Last Thursday was the first day of class for a university course I am teaching on Catholic novelists, and I remembered to ask a question that always intrigues me with a new group of students: What one book have you all read?
In other words, is there any single novel that everyone in the room has been exposed to, either for fun or in school? If we can get a supermajority (unanimity seems impossible) on one book, it gives us a common reference point for what a “classic” or “popular” novel should be. It also offers a glimpse of what is considered a classic, or at least a reliable staple of high school literature courses, something that presumably is constantly in flux.
I think we’re in luck this semester—almost everyone in the room has read The Great Gatsby, and a significant majority nodded yes to The Catcher in The Rye. There’s too many options among the Hemingway novels for one to dominate, it seems, and I refuse to ask about Dan Brown or things vampirish.
Given the geographic, cultural, and religious pluralities present in the class, I was pleasantly surprised that we could even have two books that are so familiar. But I was also reminded that nothing in the past 50 years seems to have overtaken those two books for sheer ubiquity in the American educational system. To Kill A Mockingbird was 51 years ago, and is probably the novel that comes closest in the classrooms; Catch-22 was exactly five decades ago, but as much as I want it to be read by everyone, I get the sense it is losing in popularity as a high school assignment. Lord of the Flies was almost six decades ago, and Of Mice and Men more than seven.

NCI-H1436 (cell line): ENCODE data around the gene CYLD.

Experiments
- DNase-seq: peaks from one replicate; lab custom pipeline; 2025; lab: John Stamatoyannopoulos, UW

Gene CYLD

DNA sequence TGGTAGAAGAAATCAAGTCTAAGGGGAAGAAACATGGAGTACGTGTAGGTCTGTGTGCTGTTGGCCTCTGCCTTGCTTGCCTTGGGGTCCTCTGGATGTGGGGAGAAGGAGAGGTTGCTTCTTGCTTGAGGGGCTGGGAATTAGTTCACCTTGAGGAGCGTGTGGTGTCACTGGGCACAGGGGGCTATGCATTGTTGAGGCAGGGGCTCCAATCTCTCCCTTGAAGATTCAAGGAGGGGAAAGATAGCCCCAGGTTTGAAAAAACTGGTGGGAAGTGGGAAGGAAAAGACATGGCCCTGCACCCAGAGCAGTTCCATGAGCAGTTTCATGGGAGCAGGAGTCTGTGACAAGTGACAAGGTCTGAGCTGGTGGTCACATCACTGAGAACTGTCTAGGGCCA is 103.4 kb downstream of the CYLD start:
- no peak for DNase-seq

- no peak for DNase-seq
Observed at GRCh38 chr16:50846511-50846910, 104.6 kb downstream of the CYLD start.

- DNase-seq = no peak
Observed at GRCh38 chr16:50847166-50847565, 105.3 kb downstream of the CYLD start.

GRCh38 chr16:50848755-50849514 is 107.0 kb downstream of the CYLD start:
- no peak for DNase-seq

And what about the decades since? Who’s conjured up the 21st-century Jay Gatsby, the millennial Holden Caulfield? Every few years a new author is suggested as the next Great American Novelist, and plenty of these contenders have written books accessible to high-school-aged readers, but time is a brutal and careless thief: I saw Jay McInerney’s cameo on Gossip Girl tonight (yes, I know, shocked, shocked) and was reminded that once upon a time he, too, was a contender, with Bright Lights, Big City (1984). But when’s the last time someone mentioned Bright Lights, Big City? And tell the truth, you thought Bret Easton Ellis wrote it.
Of course, the next American Lit classic might be gathering dust while waiting to be rediscovered. Fitzgerald, after all, never lived to see Gatsby become a success—it had sold fewer than 25,000 copies at the time of his death, becoming wildly popular only several decades after its 1925 publication…
Jim Keane, S.J.